The World Health Organization has officially given the coronavirus its English name, calling the disease - COVID-19. The name designation refers to COVI for the acronym of coronavirus, D for the word disease, and 19 for the year of the outbreak.

The WHO said it needed to find a name that “does not involve geographical location, animals, individuals or people, which should be easy to pronounce and associated with the disease” while also preventing inaccuracies and stigmatisms. The name COVID-19 could also be used as a standard format in any future outbreaks of the disease, the agency said.

According to the WHO, COVID-19 is still in the early stages of research and it is unclear how long the incubation period of the virus needs to last. In China alone, 42,708 cases of the coronavirus have been confirmed, while 393 cases have been confirmed in other countries. A total of 1,017 people have died from the disease in China with one other death outside the country.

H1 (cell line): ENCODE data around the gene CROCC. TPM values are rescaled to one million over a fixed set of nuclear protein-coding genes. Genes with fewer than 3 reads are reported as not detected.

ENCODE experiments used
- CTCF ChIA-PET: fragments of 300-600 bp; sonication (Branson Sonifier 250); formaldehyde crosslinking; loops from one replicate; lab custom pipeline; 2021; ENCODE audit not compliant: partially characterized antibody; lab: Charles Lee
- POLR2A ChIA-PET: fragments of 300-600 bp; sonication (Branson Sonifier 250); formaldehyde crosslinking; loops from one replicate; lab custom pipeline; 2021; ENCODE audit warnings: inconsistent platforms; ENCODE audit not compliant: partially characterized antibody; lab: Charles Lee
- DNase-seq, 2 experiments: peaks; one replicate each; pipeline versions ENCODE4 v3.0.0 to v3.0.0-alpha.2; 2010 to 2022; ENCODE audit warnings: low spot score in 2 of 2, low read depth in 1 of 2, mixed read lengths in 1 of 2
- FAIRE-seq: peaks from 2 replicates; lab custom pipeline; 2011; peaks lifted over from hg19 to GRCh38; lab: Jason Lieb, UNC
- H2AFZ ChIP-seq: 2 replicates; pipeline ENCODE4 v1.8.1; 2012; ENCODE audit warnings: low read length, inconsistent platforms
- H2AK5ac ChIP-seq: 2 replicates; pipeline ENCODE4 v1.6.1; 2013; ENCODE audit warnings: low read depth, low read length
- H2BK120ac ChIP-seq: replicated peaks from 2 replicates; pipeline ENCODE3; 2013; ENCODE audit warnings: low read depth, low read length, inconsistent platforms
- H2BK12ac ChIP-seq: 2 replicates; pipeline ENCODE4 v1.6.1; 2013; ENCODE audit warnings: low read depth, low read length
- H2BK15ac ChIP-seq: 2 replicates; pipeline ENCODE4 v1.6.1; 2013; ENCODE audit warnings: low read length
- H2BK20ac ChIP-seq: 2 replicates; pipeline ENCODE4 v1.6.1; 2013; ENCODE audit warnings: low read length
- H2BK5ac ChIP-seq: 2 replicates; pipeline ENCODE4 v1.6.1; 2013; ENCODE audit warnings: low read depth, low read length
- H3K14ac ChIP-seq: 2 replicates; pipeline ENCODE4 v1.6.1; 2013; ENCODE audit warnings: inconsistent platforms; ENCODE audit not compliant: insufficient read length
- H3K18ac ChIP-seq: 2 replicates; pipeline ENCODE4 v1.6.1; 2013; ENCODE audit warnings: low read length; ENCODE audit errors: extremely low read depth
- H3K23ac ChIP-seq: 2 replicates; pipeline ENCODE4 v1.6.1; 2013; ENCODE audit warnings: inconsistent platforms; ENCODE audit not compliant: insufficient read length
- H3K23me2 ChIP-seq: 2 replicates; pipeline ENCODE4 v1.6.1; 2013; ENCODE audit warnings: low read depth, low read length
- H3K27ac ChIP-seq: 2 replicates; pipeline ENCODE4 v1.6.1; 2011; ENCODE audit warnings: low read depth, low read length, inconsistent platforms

“Ninety-nine percent of cases in China, this outbreak is still a very urgent situation for China, but it also poses a very serious threat to the rest of the world unless we take advantage of the window of opportunity we have now,” WHO Director-General Tandeser said in a statement.

Tandeser also went on to explain how the COVID-19 is testing science and research. He said, ‘This is a test of political unity - whether the world can unite against the virus, a common enemy that ignores borders or ideology.

“It's a test of fiscal unity - is the world investing now to fight the epidemic, or will it pay more for its consequences in the future? This is a test of scientific unity - can the world come together to find common answers to a common problem?”

But Tandeser maintained that the main importance is to contain the epidemic and save lives.

World Health Organization
The World Health Organization (WHO) logo is pictured at the entrance of its headquarters in Geneva, on Jan. 25, 2015. Reuters/Pierre Albouy